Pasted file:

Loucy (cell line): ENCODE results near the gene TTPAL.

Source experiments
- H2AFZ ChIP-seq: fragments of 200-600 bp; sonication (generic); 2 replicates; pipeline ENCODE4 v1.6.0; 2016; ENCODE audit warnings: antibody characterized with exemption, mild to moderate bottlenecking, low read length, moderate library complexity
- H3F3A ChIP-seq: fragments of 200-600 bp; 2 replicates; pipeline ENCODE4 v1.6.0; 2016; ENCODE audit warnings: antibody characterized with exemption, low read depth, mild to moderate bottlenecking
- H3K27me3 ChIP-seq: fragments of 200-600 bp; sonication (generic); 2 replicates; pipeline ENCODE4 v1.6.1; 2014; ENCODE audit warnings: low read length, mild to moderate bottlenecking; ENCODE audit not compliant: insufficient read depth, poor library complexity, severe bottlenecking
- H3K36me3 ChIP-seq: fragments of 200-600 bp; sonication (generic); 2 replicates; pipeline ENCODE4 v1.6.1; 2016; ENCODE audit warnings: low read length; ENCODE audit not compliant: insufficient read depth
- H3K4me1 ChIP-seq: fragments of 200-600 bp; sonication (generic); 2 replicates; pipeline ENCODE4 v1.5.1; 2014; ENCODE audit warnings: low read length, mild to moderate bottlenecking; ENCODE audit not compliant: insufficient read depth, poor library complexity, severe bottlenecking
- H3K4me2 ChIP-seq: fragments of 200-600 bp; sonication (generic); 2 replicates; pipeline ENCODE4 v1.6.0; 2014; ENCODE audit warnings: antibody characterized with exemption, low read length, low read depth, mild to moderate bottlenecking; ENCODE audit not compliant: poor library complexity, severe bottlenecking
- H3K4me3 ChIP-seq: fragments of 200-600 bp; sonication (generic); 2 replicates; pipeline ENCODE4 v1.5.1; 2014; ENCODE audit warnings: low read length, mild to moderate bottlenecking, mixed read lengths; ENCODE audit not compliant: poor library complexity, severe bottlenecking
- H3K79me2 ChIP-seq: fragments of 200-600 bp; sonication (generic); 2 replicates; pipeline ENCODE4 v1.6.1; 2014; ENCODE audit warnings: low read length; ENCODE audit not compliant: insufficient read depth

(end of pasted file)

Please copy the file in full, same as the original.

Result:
Loucy (cell line): ENCODE results near the gene TTPAL.

Source experiments
- H2AFZ ChIP-seq: fragments of 200-600 bp; sonication (generic); 2 replicates; pipeline ENCODE4 v1.6.0; 2016; ENCODE audit warnings: antibody characterized with exemption, mild to moderate bottlenecking, low read length, moderate library complexity
- H3F3A ChIP-seq: fragments of 200-600 bp; 2 replicates; pipeline ENCODE4 v1.6.0; 2016; ENCODE audit warnings: antibody characterized with exemption, low read depth, mild to moderate bottlenecking
- H3K27me3 ChIP-seq: fragments of 200-600 bp; sonication (generic); 2 replicates; pipeline ENCODE4 v1.6.1; 2014; ENCODE audit warnings: low read length, mild to moderate bottlenecking; ENCODE audit not compliant: insufficient read depth, poor library complexity, severe bottlenecking
- H3K36me3 ChIP-seq: fragments of 200-600 bp; sonication (generic); 2 replicates; pipeline ENCODE4 v1.6.1; 2016; ENCODE audit warnings: low read length; ENCODE audit not compliant: insufficient read depth
- H3K4me1 ChIP-seq: fragments of 200-600 bp; sonication (generic); 2 replicates; pipeline ENCODE4 v1.5.1; 2014; ENCODE audit warnings: low read length, mild to moderate bottlenecking; ENCODE audit not compliant: insufficient read depth, poor library complexity, severe bottlenecking
- H3K4me2 ChIP-seq: fragments of 200-600 bp; sonication (generic); 2 replicates; pipeline ENCODE4 v1.6.0; 2014; ENCODE audit warnings: antibody characterized with exemption, low read length, low read depth, mild to moderate bottlenecking; ENCODE audit not compliant: poor library complexity, severe bottlenecking
- H3K4me3 ChIP-seq: fragments of 200-600 bp; sonication (generic); 2 replicates; pipeline ENCODE4 v1.5.1; 2014; ENCODE audit warnings: low read length, mild to moderate bottlenecking, mixed read lengths; ENCODE audit not compliant: poor library complexity, severe bottlenecking
- H3K79me2 ChIP-seq: fragments of 200-600 bp; sonication (generic); 2 replicates; pipeline ENCODE4 v1.6.1; 2014; ENCODE audit warnings: low read length; ENCODE audit not compliant: insufficient read depth